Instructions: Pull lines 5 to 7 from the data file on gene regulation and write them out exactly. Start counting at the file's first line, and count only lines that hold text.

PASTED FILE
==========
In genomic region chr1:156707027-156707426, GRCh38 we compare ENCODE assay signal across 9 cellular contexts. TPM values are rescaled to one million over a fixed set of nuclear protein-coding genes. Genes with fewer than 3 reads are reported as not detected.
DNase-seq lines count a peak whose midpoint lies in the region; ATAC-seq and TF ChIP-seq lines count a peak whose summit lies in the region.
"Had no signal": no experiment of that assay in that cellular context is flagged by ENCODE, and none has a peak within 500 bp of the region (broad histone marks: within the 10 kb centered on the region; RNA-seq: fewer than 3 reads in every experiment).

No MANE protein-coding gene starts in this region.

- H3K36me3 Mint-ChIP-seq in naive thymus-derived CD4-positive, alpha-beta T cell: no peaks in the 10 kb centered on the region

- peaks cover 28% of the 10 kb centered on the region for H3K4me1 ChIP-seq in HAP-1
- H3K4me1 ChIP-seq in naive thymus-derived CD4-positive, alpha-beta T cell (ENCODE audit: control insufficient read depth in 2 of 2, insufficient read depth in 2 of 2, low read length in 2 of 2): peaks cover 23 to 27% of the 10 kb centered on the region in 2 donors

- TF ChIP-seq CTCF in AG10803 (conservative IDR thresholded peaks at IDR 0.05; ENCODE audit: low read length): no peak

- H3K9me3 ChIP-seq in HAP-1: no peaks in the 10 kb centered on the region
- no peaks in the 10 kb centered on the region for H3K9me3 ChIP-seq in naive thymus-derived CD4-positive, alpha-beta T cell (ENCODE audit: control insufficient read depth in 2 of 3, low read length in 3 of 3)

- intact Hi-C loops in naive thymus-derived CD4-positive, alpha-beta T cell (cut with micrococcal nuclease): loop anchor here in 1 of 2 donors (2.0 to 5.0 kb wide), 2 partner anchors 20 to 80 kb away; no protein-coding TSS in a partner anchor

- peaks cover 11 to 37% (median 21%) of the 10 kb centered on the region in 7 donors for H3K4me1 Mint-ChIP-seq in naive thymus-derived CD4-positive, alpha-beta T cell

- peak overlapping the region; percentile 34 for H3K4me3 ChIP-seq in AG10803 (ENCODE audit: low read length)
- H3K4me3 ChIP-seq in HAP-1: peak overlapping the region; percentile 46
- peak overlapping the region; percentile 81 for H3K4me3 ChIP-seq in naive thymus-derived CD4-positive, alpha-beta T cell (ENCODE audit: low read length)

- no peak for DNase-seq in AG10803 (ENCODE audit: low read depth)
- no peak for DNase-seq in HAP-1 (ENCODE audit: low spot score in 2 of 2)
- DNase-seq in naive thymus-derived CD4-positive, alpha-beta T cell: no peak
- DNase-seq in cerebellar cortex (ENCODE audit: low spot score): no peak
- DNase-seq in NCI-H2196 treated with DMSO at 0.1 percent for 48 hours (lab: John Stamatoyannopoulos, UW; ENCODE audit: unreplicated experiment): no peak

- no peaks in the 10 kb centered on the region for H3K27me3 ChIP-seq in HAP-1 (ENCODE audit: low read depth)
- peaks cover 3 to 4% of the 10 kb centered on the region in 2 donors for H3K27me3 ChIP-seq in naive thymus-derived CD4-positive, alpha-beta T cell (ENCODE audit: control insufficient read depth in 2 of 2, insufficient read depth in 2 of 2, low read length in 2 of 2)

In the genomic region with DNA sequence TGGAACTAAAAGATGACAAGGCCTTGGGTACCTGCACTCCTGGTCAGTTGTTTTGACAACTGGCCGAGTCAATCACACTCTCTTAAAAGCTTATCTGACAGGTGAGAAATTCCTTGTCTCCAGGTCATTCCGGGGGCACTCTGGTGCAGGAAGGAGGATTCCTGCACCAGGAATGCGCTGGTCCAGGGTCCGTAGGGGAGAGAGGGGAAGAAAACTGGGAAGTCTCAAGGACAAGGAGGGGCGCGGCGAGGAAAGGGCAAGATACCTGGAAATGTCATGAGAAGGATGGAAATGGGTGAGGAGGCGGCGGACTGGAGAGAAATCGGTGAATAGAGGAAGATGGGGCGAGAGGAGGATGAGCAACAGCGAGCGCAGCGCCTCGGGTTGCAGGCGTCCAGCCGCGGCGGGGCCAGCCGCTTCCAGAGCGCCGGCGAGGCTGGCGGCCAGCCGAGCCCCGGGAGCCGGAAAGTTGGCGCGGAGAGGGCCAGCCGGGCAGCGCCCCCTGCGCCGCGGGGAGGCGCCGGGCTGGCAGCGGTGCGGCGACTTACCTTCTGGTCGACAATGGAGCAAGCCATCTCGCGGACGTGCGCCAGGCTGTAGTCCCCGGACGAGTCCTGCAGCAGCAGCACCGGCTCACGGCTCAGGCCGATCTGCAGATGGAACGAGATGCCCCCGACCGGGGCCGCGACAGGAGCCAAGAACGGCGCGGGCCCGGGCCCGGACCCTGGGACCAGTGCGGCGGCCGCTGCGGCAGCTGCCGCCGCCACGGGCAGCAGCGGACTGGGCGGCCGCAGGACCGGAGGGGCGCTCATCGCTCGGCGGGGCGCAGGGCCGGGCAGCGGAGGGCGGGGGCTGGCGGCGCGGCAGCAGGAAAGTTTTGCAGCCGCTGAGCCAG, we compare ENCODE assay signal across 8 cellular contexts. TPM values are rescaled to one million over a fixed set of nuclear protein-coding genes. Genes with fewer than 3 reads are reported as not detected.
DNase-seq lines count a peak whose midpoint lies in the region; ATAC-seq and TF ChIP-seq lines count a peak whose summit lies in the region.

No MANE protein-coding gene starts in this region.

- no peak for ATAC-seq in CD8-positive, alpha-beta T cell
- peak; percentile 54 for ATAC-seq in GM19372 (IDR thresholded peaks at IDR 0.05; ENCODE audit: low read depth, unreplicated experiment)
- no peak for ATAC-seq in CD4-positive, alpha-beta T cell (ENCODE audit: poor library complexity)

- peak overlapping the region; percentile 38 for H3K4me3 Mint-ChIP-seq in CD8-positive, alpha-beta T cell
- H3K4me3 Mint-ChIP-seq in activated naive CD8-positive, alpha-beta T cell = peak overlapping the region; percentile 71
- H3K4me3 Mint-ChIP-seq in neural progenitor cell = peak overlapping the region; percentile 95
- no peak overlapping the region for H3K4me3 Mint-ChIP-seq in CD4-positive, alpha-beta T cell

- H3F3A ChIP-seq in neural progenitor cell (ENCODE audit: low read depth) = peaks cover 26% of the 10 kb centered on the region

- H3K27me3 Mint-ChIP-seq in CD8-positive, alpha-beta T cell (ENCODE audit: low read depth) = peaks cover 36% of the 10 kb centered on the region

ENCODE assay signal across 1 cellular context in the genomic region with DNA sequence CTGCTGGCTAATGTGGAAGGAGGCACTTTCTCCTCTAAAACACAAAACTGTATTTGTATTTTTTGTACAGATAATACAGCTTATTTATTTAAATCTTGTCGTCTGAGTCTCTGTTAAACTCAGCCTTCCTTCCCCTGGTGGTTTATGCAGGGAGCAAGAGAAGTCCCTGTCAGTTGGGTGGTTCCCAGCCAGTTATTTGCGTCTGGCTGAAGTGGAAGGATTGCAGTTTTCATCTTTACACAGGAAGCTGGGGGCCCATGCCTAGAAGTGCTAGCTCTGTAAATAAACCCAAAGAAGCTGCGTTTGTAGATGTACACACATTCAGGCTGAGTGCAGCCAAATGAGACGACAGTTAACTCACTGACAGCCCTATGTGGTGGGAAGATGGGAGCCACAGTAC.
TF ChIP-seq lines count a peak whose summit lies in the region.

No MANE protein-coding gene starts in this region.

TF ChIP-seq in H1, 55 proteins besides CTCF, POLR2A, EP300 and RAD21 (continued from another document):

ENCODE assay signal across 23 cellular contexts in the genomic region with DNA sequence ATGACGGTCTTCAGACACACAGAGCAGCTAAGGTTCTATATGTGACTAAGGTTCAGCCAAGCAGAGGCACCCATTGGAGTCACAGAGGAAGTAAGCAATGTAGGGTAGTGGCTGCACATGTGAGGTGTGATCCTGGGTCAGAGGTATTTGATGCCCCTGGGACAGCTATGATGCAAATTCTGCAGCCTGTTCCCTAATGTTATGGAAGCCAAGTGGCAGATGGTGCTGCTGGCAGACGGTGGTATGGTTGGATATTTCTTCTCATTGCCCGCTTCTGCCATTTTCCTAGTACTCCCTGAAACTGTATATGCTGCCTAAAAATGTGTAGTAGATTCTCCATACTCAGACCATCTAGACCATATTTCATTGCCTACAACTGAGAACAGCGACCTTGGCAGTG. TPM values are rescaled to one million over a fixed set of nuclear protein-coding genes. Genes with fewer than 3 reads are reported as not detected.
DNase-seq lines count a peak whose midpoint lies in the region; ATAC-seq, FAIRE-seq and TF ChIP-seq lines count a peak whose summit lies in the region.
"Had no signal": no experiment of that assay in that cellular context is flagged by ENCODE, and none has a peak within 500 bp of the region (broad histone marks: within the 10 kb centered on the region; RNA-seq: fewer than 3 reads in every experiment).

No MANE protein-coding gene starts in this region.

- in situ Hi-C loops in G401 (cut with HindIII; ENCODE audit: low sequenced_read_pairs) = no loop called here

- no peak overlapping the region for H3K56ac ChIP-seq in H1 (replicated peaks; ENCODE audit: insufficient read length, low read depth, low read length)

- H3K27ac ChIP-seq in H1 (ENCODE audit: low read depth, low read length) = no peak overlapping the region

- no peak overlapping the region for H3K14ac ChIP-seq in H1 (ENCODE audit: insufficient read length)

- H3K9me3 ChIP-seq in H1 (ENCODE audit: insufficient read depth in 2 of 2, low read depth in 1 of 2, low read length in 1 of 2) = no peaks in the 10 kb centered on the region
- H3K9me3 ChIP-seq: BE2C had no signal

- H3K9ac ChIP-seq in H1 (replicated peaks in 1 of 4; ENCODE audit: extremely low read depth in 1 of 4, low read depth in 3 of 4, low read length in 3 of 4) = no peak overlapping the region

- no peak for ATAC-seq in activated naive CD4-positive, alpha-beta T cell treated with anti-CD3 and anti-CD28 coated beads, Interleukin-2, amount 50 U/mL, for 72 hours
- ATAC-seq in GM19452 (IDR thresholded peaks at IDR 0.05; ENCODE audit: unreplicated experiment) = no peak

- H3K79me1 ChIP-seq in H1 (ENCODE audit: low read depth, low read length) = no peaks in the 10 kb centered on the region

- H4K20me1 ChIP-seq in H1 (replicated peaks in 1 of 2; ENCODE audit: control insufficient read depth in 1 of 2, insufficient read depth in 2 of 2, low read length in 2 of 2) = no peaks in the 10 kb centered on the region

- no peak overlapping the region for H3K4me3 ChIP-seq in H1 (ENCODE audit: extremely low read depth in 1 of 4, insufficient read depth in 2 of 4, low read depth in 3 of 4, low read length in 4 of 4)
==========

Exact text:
- H3K36me3 Mint-ChIP-seq in naive thymus-derived CD4-positive, alpha-beta T cell: no peaks in the 10 kb centered on the region

- peaks cover 28% of the 10 kb centered on the region for H3K4me1 ChIP-seq in HAP-1
- H3K4me1 ChIP-seq in naive thymus-derived CD4-positive, alpha-beta T cell (ENCODE audit: control insufficient read depth in 2 of 2, insufficient read depth in 2 of 2, low read length in 2 of 2): peaks cover 23 to 27% of the 10 kb centered on the region in 2 donors